Wednesday, October 21, 2009

why letstalkaboutwriting was broken

Let's Talk About Writing was broken for the last day-and-a-half. Had you noticed? I apologize for any convenience that this caused in my barely two-digit readership!

Seriously, I've had 24 hours of the craziest firestorm involved CNAMES and DNS and Round Robin A Names. It was like a scavenger hunt through cyber space. Every time I got a clue to a back end page or a strip of coding or some random numbers, I'd think, voila! Done. NOT!

The problem is too long and arduous to bore anyone with, but let's just say the reason for all of this had to do with an ill-conceived efficiency exercise, and it blew up in my face. There's a reason why Google is so all-powerful, and I now have first-hand experience of what happens when you try to fuck with the masters. It's a hand-slapping of the most insidious sort.

Hopefully I'm firmly on land at the other end of this debacle. Time will tell.

Monday, October 19, 2009

starting anew

It's Monday again finally. Moms who write and have kids in school love Mondays from September to June.

Let me qualify that. Moms who write and have kids in school and who have flexible enough jobs so that they can squeeze uninterrupted time with their projects love Mondays from September to June. The clock is always reset on Mondays. Unless your kids are sick. Over the weekend, mine has developed something of a phlegmy chest and the shadowy tint of under-eye circles. I hope the ten hours of sleep he's finishing up right now will be enough for me to feel good about pushing him out the door, backpack heavily clunking against his back, when the 7:15 school bus comes 'round the bend.

I haven't begun my new project in earnest yet--but I'm tackling this one differently than I did SOL. I'm heeding the advice of Ansen Dibell (who, I was shocked to find out, was a woman!) and paying close attention to the elements of plot before I even begin.

I've decided to harness the momentum that was byproduct of sprinting to the finish line with SOL and conduct a little experiment. If I can write 100 words in a month, why not 200? If I can finish a first draft in a month, why not an entire manuscript?

You guessed it, I'm signed up for NaNoWriMo with the handle gemini7 (if you want to look me up).

Besides the madcap adventure of writing forward really fast without revising, pondering and deleting, I'm putting this project in the way of temptation to revisit SOL without having let my mind and psyche rest. I have several readers poring over the manuscript, readers whose smart insights I trust (I'm so lucky!), and until they're done, and I've paused sufficiently enough to be able to absorb critique, I need to busy myself with something completely different. Thus, the novel in 30 days challenge.

NaNoWriMo doesn't begin for another couple of weeks (actually, there's only one more Monday between now and the beginning of November), so I'm doing my warm-ups, taking notes, and plotting my course. Anticipating the fun of beginning anew is a huge part of this--which also has a lot to do with why I love Mondays from September to June. I sure do hope my kid is well enough to go to school--I have a lot to do today!

Thursday, October 08, 2009

all of my children are not here and other lovely burnt eavesdrops

Tom Spanbauer calls it "burnt tongue" when you say it wrong on purpose, to bring the prose closer to the heart. The actual metaphor, burnt tongue, has something to do talking to the gods--and the punishment for the hubris. Or maybe I got that wrong. Maybe that's an example of burnt ear--or a similar post office type game gone awry.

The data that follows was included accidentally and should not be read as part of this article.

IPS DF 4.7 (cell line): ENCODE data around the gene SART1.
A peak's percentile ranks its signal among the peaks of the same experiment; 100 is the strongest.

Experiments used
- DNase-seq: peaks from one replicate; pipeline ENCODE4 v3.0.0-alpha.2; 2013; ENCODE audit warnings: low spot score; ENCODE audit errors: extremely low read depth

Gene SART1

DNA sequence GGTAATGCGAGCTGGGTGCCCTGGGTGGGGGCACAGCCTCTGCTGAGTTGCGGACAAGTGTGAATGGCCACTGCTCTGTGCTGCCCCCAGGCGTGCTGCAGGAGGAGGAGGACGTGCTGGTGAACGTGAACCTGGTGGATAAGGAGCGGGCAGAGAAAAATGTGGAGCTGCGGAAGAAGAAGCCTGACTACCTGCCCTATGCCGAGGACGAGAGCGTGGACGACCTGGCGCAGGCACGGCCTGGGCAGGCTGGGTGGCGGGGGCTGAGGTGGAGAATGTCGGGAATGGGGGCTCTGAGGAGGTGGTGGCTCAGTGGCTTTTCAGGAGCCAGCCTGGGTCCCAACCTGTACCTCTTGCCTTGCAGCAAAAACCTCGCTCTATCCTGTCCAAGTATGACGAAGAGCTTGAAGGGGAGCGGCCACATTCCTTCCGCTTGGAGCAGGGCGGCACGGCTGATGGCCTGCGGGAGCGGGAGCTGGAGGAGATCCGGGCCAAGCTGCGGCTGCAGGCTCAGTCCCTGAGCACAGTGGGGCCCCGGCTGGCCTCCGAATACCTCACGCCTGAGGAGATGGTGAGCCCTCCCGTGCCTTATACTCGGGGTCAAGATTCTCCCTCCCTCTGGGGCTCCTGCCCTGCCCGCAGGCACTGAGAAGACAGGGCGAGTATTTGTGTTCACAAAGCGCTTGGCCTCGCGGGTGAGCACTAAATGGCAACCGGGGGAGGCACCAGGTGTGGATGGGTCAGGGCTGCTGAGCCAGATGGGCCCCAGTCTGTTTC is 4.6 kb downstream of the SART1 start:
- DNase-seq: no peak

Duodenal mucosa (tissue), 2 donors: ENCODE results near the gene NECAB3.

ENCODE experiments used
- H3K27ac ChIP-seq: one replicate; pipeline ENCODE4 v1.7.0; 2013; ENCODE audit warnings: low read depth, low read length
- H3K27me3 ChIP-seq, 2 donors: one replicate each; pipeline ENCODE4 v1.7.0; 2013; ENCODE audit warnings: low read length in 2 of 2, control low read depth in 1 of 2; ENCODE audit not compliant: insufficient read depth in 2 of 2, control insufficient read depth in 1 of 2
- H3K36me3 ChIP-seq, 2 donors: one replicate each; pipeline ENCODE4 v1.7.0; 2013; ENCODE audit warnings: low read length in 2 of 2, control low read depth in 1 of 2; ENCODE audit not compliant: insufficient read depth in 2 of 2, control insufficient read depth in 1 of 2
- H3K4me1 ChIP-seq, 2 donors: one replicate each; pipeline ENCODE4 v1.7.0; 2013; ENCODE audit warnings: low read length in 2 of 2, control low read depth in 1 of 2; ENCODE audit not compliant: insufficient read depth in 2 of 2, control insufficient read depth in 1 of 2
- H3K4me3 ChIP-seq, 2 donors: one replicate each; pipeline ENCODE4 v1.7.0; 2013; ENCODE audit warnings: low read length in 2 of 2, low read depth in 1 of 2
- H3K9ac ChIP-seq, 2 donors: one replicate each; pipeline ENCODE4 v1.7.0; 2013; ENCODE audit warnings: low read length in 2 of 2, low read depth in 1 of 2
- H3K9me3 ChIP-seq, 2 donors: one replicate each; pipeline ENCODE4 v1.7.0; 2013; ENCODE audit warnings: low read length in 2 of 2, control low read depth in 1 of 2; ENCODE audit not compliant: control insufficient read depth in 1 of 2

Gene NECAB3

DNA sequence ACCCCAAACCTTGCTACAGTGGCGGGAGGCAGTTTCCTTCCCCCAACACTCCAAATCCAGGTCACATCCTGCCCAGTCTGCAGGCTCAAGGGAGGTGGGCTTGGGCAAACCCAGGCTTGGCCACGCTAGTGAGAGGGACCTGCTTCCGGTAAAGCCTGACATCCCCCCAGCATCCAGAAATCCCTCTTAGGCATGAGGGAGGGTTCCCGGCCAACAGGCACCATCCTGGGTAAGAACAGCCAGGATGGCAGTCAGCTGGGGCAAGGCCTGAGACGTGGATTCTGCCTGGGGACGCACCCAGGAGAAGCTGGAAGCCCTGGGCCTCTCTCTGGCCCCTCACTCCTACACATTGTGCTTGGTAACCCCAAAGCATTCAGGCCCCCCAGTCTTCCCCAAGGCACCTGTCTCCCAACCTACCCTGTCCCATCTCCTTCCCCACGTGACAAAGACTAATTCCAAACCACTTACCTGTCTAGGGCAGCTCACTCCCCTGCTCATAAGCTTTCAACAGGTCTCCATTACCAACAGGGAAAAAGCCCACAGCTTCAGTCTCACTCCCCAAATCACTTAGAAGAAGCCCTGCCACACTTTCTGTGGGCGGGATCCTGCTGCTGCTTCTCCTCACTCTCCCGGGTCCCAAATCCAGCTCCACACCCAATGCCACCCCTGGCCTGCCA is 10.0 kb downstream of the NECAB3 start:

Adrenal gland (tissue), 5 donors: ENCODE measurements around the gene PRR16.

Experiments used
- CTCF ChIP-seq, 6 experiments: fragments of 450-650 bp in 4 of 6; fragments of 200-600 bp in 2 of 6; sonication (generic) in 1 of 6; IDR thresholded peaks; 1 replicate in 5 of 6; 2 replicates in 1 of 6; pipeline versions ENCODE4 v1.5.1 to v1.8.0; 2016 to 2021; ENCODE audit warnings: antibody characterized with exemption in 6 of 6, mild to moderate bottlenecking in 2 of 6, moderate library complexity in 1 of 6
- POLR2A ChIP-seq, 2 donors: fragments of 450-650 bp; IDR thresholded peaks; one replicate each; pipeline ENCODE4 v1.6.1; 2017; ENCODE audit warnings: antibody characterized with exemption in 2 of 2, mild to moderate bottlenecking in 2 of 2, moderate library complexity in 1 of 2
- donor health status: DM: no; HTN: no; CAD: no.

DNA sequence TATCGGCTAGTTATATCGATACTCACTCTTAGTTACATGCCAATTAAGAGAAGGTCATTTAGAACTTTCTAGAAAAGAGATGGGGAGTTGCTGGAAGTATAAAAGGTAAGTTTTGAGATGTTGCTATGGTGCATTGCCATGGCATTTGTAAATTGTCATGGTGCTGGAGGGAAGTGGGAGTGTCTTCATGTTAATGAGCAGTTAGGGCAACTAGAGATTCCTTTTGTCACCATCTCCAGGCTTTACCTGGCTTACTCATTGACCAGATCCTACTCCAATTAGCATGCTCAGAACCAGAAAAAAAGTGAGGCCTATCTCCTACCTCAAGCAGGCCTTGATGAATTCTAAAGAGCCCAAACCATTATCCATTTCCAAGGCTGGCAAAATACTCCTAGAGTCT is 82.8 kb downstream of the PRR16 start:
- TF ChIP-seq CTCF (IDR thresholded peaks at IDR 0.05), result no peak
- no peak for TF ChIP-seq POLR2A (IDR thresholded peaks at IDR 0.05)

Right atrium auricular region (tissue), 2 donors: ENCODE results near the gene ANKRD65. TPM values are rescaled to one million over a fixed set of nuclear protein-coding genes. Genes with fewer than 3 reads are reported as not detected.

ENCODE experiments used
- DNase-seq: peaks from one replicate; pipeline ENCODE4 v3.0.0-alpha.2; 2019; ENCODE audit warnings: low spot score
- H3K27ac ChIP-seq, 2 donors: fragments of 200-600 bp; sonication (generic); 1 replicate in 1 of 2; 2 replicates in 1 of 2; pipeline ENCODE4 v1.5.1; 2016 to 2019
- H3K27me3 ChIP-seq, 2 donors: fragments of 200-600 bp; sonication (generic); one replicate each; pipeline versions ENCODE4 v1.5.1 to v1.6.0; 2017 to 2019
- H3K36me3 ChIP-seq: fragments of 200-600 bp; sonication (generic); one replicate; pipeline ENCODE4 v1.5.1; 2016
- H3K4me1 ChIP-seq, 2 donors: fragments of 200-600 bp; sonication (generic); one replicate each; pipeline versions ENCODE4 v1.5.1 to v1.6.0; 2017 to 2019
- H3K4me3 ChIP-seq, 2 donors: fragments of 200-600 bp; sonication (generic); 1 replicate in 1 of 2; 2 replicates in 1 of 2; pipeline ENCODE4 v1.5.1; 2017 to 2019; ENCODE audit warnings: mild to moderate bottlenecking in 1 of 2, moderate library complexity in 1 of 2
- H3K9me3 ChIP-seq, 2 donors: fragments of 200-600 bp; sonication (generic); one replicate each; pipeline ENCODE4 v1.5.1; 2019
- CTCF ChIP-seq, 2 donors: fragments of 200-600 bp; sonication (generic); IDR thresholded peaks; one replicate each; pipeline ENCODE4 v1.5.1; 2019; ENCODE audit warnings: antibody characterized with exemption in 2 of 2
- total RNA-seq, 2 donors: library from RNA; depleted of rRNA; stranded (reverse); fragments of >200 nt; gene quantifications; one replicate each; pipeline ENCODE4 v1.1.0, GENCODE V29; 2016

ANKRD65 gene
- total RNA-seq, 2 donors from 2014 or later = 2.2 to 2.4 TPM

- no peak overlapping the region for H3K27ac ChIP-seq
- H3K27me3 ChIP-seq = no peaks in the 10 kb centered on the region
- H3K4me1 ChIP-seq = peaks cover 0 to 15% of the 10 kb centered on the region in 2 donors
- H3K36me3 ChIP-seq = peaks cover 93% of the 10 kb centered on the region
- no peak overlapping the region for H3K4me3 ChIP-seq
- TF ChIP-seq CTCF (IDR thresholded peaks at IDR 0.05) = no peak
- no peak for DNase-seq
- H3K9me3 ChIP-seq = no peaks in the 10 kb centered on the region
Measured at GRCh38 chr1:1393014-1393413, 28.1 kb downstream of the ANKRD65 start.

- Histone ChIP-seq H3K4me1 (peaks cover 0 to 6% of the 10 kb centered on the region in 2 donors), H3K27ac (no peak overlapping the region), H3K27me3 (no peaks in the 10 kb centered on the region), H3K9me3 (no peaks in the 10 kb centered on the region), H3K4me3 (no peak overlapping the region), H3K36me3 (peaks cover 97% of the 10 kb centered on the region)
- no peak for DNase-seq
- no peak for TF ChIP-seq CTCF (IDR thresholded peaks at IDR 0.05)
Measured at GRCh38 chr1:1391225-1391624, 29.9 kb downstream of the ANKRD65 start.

Anyway, with SOL (not, sigh out loud, no, that would be Stairway of Love, of course) in the can, awaiting comments from my trusted writing group, I'm naturally consumed with the next thing. I have a few characters and a "situation" squirming around my brain--a most delicious time in the cycle of novel-writing. All the possibilities--none of the commitment. My ear is especially tuned for appropriation during this stage. I'm looking to steal a voice I can sustain. I want that lyrical sound in my head. I want a certain type of burnt tongue to guide me into this story, this new one. To actually chant the story to me--but lyrically. Of course.

The other evening during that bewitching 90 minutes of soccer mom-dom, my boy installed in the OES playing field under the watchful eye of his coach, I stole off to indulge in my usual double espresso with foam and one packet of turbinado sugar (which, btw, is only ONE DOLLAR at the otherwise pricey New Seasons Market). I had my notebook (well, okay, it was a parking receipt folded into a pocket), and Lorrie Moore's new book (more on that in another post), and I curled up in one of the comfy chairs and pretended to read (I'm getting more and more like my 10-yr-old boy each day).

In the New Seasons lounge and food-consuming section, there were a smattering of moms who knew one another, and they were engrossed in casual conversation. This one mom had a particularly fetching accent. She may have haled from New Zealand, or perhaps she was Scottish. At one point, her three children (one in a wheelchair even!) vanished. She was clearing the table post-snack, and sort of talking to one of the other mothers--a nurse, who was described her three 12's as they call it when they pull those shifts, and she suddenly jerked her head up and looked about and exclaimed, "All of my children are not here." And they weren't. Not one. But she said it in this musing, sort of ponderish tone that I tried to rehear and rehear for its musicality and wrongness.

I'm not sure if I can steal this stranger's voice and plunk it in as a main character, but she might be perfect in a supporting role--especially valuable is the covetous energy such a secondary character might generate in the protagonist. Whoever she will end up being.

Monday, October 05, 2009

red shoes and a croissant

These shoes and this bakery is the short answer to how I celebrated completing my novel.

I'm big on ritual--the idea of it--and not-so-big on the follow-through. Typically when I finish a project I don't even pause to breathe before charging onto the next thing. I suppose this is a by-product of the day. Never enough hours and all of that. But with Stairway of Love, I did, actually, pause, contemplate, de-compress and pull out the Visa.